For centuries the early explorers did not care how long they took to sail around the world. Simply, they were glad to get home with crew large enough to handle their ships. Usually it took couple of years to make their voyages, full of adventure and danger. The reason for the first voyages was to find a way to the Rich East and to make profit, then to establish fortified bases in distant countries to secure the trade. Stopping to plunder the lands and the natives along the way and claiming the remains for king and queen were normal procedures during that time.
Colonization and exploitation became the rule India for cotton, Indonesia for spices, China for tea and china, and of course Australia, first for disposal of criminals, rebels and anyone else who stood in the way of the Establishment and then for grain and wool. With financial gain to be made through swift passages, the shippers started building fast ships and demanded speedy voyages.
At their best, these ships could dash to Australia in nearly 60 days, spent about a month off and on loading, then speed home in about 70 days, thereby going around the world in almost 160 days. Unfortunately those fast clippers were replaced by the larger grain-hauling barks, until steam ships eventually replaced them.
Since Magellan proved that one could sail continuously in one direction until once again reaching ones homeport, circumnavigating the globe has been aspiration of countless sailors. Probably the first yacht to circumnavigate was British schooner Nancy Dawson in the middle of nineteen century. Joshua Slocum did the first solo circumnavigation one hundred years ago. Then others followed their example of leisure cruising from one port or anchorage to the next, until 1967-68 when Sir Francis Chichester sailed from Plymouth to Sydney and back via Cape Horn for speed.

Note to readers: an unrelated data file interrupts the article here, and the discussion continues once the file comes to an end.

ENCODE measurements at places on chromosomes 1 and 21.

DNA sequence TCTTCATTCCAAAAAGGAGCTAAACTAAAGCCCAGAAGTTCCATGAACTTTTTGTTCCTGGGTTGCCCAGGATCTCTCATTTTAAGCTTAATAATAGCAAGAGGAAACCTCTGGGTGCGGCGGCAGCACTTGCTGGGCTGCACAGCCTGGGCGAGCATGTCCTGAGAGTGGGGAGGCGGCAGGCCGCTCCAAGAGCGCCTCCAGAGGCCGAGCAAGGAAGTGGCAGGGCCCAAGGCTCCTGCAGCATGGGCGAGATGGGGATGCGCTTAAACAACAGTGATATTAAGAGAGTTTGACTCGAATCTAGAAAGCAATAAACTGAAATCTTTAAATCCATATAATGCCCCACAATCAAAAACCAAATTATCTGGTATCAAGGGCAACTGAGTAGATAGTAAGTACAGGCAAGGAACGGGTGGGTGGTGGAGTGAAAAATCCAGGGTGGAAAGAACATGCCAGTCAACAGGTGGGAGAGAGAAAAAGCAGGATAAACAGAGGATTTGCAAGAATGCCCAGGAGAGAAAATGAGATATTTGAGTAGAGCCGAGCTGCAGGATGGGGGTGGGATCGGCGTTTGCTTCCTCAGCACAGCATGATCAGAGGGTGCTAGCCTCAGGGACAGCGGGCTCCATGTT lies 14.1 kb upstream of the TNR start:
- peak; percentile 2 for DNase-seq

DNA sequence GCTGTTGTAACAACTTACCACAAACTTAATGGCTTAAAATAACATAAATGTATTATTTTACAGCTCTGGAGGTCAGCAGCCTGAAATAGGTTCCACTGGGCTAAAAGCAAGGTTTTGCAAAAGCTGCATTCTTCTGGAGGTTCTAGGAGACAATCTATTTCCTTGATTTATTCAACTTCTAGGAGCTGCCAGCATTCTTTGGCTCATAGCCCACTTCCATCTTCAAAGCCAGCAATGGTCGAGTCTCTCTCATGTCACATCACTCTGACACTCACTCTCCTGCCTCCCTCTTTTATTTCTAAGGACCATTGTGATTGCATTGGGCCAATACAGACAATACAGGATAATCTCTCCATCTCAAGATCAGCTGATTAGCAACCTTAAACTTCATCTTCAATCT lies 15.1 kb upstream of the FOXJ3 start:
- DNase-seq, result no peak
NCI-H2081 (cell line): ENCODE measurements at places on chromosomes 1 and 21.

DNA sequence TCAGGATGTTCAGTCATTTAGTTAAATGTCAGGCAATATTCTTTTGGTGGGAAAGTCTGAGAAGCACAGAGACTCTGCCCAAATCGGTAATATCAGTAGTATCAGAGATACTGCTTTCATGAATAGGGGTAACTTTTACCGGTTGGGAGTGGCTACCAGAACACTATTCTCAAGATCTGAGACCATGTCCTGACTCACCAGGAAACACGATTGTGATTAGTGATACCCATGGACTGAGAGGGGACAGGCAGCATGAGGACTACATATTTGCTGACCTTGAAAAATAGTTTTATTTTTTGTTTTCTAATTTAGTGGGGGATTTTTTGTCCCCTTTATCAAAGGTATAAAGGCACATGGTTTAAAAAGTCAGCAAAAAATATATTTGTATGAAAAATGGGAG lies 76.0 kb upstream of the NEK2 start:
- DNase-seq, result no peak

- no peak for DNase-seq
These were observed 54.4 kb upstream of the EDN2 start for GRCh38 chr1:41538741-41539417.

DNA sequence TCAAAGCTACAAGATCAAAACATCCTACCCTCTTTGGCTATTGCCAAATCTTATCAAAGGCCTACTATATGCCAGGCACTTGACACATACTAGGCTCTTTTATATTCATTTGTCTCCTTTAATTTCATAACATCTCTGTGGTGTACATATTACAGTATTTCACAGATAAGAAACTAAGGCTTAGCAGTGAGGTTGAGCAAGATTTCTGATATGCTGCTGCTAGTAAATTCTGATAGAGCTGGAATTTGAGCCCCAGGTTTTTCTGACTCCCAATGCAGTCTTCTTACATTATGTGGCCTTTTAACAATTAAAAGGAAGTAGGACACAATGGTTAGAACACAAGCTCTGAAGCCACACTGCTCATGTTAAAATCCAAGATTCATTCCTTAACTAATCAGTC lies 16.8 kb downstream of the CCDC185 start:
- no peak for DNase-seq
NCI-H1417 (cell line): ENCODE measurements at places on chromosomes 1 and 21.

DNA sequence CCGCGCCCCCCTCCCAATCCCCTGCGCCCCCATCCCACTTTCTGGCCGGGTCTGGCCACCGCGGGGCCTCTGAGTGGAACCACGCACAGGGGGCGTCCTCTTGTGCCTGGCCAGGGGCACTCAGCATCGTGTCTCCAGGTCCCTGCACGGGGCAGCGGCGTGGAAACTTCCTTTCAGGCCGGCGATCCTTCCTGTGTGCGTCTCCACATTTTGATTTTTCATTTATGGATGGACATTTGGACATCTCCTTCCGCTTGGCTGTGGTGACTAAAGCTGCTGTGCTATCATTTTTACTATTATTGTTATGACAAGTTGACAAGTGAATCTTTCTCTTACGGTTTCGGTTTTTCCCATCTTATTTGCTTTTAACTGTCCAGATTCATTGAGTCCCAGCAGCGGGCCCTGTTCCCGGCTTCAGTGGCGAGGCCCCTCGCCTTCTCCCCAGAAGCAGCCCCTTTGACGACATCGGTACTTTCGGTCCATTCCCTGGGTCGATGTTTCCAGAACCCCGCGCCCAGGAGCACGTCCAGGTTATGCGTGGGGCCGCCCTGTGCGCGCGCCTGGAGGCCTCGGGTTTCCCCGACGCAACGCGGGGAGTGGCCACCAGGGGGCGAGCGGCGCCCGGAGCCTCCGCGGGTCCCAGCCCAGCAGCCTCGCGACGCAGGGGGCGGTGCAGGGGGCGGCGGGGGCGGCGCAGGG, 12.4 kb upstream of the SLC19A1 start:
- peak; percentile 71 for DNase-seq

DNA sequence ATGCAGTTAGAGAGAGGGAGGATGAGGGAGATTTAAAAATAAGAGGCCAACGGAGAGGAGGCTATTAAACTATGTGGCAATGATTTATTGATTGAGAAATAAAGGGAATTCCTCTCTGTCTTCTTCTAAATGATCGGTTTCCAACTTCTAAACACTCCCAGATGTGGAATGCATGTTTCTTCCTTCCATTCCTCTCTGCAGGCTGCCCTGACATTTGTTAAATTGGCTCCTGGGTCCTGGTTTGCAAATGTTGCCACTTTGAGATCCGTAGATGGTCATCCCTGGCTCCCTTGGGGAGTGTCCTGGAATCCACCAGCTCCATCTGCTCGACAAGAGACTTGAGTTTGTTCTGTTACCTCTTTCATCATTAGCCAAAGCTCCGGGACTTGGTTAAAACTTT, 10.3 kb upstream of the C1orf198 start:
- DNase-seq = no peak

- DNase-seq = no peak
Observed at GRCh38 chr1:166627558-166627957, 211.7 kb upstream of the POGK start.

He did not beat the clippers time, but he set the time mark for those who followed. Now the challenge became not simply to sail around the world, but to be the fastest to do so. More sailors, either solo or with crew, set out for circumnavigation and started to claim they were fastest. And here the trouble started.
As we know the speed is calculated as time over distance. During circumnavigation the time is done by our calendar system but the distance could be very different. Basically, to circle the globe means that you cross all 360 meridians of longitude. If everybody would be able to do it on the equator, everything would be OK because everybody would have to cover the same distance for the speed claim. The problem is that you can cross all 360 meridians close to the North or South Pole and you may claim that you have done circumnavigation as well.
If you do it a few feet off the pole, you can be very fast too, but would it be fair to claim it as a circumnavigation?
So how to set fair rules for specification of circumnavigation, especially when everybody can start the voyage in a different corner of the world? The answer is very simple: you must at least follow a great circle. But what is a great circle?
A great circle is a line traced on the surface of the globe by a plane cutting through the sphere at its center. It is a largest circle, which can be drawn on the surface of globe.
All longitudes are great circles because the plane cutting through every meridian of longitude cuts through the center of globe as well as through North and South Pole. Unfortunately there is no way to sail just following meridians.
If you put plane through the latitudes, only plane going through equator crosses the center of the globe and therefore only equator is a great circle. But again, you cannot sail following the equator, because the continents.
The simplest way to prove that one followed the great circle is to put the plane through any point of ones sailing, preferably through the start point, and through the center of the globe, and then to find the opposite point on that plane the point called antipode. Simply put, if somebodys journey crosses pair of antipodes, he sailed a great circle (most probably even more due to passing around the continents), and he can claim true circumnavigation.
If a trip did not cross a pair of antipodes, the sailing did not follow the great circle. It does not matter how much shorter voyage was, even if the passage was longer that the one done just around the pole, the claim has no merit and is doubtful. Also the Guinness Book of Records required a passage to contain at least one pair of antipodes to be considered a circumnavigation.
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